|Authors: ||M.L. Badenes, A. Lloret, G. Ríos|
|Keywords: ||dormancy, DAM, SAP, sorbitol, hydric stress, gene expression|
Perennial plants in temperate climates remain in a non-growing latent state during the cold period of winter, to ensure optimal protection against low temperatures and drought.
The dormancy period is induced by low temperatures, but also dormancy release results from quantitative and cumulative perception of chilling.
This trait is highly genotype-dependent, and an important limiting factor for production in a climate change scenario.
Peach has been widely used for studying seasonal dormancy in adult tissues at physiological and molecular level, as a model for other perennial plants from temperate climates.
Molecular studies of buds from cultivars that differed in chilling requirements are needed to study correlation between bud characteristics during dormancy with genetic chilling requirements, physiology status and transcriptomic studies of genes linked to dormancy release.
This study reviews the different genes identified whose expression correlates with the dormancy status of buds.
Studies of DORMANCY-ASSOCIATED MADS-box (DAM) whose expression is upregulated during dormancy are presented.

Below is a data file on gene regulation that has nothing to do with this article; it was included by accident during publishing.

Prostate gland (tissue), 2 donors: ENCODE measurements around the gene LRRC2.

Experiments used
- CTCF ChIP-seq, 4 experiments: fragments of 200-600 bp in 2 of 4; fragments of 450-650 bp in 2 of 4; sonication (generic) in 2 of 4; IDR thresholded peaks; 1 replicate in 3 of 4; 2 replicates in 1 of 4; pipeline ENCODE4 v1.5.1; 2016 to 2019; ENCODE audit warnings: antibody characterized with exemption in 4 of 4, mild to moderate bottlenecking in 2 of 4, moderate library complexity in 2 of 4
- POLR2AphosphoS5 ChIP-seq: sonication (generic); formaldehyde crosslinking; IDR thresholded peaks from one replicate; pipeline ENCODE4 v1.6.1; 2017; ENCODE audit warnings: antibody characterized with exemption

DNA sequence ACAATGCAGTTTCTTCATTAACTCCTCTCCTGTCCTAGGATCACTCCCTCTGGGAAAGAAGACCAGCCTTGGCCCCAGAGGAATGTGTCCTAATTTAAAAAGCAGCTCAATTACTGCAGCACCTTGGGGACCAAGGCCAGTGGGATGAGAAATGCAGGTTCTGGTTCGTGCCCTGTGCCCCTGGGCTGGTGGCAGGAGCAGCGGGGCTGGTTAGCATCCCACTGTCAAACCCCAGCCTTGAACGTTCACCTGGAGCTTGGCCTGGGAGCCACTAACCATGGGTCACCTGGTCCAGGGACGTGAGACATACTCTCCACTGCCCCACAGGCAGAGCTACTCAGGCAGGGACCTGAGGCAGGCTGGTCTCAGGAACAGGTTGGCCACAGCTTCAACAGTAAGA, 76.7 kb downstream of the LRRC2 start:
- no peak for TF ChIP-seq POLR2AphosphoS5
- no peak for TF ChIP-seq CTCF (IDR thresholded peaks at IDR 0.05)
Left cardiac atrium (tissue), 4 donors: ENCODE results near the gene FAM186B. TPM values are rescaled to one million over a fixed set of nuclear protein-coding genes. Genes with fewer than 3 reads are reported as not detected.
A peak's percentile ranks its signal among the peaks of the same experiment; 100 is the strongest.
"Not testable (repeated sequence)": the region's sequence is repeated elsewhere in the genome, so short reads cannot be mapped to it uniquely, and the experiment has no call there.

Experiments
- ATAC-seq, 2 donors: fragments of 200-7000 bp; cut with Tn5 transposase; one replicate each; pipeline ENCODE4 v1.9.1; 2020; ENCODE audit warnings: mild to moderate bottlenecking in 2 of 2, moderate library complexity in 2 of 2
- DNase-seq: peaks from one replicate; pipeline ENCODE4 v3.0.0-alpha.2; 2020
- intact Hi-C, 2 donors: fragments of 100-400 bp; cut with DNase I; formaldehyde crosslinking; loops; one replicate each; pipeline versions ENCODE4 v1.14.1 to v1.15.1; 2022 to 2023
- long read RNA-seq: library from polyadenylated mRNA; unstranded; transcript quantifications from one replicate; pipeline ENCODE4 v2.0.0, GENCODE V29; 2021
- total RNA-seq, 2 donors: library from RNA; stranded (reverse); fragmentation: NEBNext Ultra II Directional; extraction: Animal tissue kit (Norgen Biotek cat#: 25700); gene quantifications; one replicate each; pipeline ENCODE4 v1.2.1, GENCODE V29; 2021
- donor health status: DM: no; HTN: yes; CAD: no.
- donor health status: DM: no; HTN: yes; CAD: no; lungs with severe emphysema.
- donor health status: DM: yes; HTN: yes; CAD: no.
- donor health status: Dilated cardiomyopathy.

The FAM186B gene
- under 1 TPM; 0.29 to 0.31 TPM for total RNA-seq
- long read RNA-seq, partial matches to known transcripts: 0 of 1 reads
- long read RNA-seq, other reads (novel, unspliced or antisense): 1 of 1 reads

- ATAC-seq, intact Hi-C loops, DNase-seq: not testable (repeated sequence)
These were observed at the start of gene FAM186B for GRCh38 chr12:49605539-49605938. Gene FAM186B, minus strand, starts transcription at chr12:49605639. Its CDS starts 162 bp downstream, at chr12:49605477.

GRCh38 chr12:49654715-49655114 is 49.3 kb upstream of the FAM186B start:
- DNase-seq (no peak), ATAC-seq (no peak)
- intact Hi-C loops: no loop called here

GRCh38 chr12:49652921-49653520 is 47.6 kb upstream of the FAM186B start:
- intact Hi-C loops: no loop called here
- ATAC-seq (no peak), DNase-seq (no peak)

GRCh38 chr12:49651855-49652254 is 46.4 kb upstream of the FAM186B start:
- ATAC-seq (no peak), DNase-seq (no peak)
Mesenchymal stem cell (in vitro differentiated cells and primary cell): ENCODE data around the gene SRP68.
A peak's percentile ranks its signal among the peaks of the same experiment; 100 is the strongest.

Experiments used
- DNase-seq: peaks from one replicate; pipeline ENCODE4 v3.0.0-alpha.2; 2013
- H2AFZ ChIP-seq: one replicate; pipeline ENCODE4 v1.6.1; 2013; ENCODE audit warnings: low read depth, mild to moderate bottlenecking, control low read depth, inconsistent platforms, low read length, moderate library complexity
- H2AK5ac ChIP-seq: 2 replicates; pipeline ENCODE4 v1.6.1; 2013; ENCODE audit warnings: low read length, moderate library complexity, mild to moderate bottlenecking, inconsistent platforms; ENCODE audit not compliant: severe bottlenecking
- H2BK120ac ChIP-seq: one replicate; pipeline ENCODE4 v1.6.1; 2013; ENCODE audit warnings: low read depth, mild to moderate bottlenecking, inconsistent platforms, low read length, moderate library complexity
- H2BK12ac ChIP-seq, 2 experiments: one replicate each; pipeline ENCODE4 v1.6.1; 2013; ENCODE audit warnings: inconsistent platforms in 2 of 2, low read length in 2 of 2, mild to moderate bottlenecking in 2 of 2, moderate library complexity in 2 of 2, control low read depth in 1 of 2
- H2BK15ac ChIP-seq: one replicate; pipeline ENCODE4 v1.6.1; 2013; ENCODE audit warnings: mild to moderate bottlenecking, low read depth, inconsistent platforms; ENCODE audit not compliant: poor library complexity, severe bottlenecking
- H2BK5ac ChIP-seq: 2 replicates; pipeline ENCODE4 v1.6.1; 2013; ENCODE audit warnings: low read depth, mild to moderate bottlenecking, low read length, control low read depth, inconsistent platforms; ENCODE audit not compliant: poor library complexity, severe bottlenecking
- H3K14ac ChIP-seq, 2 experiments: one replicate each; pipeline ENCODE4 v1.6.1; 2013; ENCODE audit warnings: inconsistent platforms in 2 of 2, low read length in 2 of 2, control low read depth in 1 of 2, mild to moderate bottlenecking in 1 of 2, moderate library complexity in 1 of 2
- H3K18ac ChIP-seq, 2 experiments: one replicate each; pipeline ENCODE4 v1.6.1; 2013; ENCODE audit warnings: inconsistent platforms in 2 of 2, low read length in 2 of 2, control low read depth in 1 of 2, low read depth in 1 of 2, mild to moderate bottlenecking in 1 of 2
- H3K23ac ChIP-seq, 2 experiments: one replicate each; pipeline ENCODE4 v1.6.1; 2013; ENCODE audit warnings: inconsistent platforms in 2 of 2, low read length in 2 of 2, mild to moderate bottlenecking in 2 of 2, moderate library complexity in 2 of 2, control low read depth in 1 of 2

Also, PpSAP1 gene coding for a stress associate protein (SAP) with two zinc-finger domains correlates its expression in dormant buds with dormancy release. PpSAP1 is repressed in flower buds after dormancy release, but hydric stresses induce its expression, similarly to other SAP genes in plants.
The constitutive expression of PpSAP1 in plum increases its tolerance to water stress.
Sorbitol is the primary photosynthetic product and the major phloem-translocated form of carbon in the Rosaceae. PpeS6PDH encodes a sorbitol-6-phosphate dehydrogenase involved in sorbitol synthesis that is expressed in dormant flower buds concomitantly with sorbitol accumulation. PpeS6PDH gene expression is affected by cold and water deficit stress suggesting a role of this gene in protection of buds against abiotic stresses, particularly chilling and desiccation.
Understanding the molecular mechanisms involved in dormancy release will become crucial to manage tree crop production under warmer conditions.
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